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Aorus ventures beyond the Nvidia reference set of display outputs, adding two internal HDMI 2.0b ports to the standard trio of DisplayPort 1.4 headers, single dual-link DVI-D, and default HDMI 2.0b output at the rear I/O. The internal ports can be routed to front panel connectors that allow easy connection of VR headsets, although we're not sure what the benefit of two is over one. Four displays/devices is still the limit at any one time, but there's clearly a lot of flexibility here. Outputs are auto-detected at boot: Connecting the DVI-D port will automatically disable the two internal HDMI outputs, otherwise the card will run in VR Mode with all three DisplayPort headers and all three HDMI ports available for use.

Aorus GeForce GTX 1080 11Gbps Review
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Power comes in through a pair of 8-pin PCI-E power plugs which are indented in the PCB – handy as the card is very tall as it is. It's also large in every other dimension being almost 300mm long and requiring three expansion slots. We prefer it when companies are able to keep their designs within the dual-slot form factor but appreciate that in many systems the graphics card will be the only expansion card installed.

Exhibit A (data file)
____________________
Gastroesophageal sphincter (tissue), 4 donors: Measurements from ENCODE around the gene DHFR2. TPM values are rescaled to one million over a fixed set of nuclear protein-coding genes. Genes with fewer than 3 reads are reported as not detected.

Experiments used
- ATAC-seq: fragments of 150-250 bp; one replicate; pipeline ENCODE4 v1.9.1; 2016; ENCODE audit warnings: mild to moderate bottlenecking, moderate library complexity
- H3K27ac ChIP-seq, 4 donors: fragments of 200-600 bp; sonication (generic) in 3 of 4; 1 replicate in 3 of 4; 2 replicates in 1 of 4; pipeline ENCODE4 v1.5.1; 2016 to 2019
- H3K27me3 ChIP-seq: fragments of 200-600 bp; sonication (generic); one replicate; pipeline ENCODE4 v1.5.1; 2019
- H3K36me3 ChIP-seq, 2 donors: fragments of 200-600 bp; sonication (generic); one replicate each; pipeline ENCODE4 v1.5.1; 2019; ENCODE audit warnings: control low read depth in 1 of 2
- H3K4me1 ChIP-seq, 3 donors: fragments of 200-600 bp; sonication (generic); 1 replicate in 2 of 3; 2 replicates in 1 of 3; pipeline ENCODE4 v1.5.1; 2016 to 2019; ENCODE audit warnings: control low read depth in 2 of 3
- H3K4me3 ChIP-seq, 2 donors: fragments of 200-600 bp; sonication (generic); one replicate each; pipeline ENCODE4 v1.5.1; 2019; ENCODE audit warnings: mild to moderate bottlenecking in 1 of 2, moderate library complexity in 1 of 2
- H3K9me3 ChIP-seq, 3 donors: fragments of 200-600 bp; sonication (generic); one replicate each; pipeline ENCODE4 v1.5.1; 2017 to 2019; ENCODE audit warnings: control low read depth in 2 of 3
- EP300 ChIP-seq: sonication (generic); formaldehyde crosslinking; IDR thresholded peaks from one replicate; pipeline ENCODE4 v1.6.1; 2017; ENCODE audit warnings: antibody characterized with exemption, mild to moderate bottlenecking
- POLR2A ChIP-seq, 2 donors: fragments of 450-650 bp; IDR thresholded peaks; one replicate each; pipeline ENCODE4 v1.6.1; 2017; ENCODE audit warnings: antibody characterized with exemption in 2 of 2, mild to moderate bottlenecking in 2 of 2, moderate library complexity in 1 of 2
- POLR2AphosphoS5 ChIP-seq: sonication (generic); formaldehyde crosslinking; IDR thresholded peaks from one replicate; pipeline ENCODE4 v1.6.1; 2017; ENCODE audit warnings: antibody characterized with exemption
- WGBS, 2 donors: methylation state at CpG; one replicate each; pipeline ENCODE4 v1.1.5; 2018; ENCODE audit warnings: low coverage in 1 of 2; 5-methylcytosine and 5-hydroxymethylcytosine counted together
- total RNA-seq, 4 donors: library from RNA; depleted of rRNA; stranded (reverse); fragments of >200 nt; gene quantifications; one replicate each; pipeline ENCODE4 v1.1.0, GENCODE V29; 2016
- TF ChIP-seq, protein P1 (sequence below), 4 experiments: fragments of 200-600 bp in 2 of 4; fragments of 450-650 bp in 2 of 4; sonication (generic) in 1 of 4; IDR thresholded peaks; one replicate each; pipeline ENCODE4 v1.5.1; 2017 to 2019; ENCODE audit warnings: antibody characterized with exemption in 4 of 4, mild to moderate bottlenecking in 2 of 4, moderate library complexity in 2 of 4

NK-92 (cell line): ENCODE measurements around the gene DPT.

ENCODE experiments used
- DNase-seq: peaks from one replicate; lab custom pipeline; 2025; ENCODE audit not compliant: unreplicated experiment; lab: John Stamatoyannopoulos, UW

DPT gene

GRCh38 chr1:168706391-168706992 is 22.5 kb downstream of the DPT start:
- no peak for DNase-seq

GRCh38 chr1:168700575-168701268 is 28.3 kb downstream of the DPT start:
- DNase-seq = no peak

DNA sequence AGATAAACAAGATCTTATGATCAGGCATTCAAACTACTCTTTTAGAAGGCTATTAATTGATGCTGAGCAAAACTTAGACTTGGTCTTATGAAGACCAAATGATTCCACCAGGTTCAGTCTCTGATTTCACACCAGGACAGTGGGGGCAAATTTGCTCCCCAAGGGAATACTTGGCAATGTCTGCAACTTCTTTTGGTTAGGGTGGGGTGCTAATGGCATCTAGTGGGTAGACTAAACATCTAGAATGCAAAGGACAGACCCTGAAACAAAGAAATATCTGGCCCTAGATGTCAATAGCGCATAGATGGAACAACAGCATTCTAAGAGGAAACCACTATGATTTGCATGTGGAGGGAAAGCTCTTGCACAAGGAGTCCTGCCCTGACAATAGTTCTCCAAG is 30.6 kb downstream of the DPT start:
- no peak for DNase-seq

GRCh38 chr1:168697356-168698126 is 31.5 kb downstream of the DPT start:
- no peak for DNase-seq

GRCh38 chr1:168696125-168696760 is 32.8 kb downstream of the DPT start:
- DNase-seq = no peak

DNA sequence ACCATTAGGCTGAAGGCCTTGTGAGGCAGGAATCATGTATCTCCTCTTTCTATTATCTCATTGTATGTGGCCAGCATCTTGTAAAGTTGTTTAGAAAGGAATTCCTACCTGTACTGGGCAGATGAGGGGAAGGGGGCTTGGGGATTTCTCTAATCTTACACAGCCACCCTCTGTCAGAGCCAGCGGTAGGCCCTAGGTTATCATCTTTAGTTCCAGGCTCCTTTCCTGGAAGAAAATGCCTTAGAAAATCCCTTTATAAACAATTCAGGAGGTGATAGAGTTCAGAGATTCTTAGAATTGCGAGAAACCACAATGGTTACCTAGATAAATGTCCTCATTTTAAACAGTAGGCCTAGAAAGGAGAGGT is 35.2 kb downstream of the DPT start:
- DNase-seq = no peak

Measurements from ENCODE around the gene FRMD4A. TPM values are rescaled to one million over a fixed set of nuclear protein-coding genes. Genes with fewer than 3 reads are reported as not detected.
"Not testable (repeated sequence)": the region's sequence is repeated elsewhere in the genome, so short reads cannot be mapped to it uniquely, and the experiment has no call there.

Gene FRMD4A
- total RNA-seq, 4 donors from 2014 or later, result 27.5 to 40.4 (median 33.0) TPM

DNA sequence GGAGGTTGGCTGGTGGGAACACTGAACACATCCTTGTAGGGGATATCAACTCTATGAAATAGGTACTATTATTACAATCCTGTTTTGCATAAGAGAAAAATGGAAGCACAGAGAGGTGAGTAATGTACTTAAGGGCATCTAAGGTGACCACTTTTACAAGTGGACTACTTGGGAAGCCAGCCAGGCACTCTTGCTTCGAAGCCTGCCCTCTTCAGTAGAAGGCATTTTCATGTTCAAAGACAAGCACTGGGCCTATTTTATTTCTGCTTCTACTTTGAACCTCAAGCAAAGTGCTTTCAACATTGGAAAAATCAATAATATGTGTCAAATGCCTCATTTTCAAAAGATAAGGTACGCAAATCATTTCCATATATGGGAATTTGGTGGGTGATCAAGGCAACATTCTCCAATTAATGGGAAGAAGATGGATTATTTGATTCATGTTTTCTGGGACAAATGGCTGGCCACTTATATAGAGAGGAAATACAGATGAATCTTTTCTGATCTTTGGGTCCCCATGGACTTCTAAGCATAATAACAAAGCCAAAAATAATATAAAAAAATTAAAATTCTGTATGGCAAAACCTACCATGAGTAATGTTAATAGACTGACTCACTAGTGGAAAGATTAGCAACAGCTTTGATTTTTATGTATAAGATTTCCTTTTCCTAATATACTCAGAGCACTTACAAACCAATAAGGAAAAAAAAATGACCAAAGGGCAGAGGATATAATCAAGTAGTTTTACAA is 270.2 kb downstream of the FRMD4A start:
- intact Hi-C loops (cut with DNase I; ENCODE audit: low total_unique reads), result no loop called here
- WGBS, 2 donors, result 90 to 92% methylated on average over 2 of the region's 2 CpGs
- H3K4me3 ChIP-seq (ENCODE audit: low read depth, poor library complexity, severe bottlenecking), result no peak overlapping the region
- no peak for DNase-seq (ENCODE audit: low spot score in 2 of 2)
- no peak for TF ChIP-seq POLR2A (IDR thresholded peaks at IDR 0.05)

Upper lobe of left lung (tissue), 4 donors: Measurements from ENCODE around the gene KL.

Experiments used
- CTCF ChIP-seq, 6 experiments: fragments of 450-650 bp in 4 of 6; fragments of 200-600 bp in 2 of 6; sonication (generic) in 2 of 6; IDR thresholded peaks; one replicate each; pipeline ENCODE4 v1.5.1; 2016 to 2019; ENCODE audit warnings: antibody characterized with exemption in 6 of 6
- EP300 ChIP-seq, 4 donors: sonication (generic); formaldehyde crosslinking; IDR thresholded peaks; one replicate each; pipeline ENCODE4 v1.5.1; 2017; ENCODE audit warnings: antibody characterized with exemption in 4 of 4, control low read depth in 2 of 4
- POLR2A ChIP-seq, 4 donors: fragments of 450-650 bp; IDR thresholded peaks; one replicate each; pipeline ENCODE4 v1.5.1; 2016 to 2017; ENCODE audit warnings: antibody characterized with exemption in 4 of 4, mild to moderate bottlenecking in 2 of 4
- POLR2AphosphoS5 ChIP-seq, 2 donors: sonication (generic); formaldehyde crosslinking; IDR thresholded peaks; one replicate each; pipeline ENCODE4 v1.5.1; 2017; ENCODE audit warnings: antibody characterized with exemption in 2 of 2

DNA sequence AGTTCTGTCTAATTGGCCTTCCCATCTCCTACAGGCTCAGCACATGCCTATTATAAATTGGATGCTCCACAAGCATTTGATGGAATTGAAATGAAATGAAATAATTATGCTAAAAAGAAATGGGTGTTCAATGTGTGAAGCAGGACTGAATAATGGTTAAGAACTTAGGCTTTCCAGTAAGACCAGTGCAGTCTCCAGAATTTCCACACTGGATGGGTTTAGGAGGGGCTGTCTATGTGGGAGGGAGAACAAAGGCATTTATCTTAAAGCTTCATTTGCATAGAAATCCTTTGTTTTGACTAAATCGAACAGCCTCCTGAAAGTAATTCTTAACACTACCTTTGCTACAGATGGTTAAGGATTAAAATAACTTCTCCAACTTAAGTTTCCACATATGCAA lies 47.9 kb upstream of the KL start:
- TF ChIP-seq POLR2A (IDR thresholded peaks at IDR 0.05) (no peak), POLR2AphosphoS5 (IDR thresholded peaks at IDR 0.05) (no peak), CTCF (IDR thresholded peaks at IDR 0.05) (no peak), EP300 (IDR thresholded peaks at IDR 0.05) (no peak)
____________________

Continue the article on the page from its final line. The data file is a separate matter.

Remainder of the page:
Aorus GeForce GTX 1080 11Gbps Review
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The metal cooler shroud is intersected by a plastic cross that's RGB-lit, and the Aorus logo along the top also receives the RGB treatment. The logo cut into the backplate, however, does not. Through Gigabyte's RGB Fusion software, you can synchronise the RGB LEDs with those on other supported bits of Gigabyte or Aorus hardware.

Aorus GeForce GTX 1080 11Gbps Review
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If thermals are a primary concern for you, Aorus goes further than anyone else we've seen in looking after the card's components. The main heatsink has a massive copper baseplate that directly cools the GPU and VRAM, while further padding ensures the MOSFETs, capacitors, and chokes that make up the GPU power phases are all directly cooled too. Aorus also boats of the thermal benefits of its angular heatsink fins and composite heat pipes – such claims are impossible for us to verify, but with six heat pipes and two massive fin stacks, the cooler here certainly looks potent, and it's already proven its worth on the more power-hungry GTX 1080 Ti.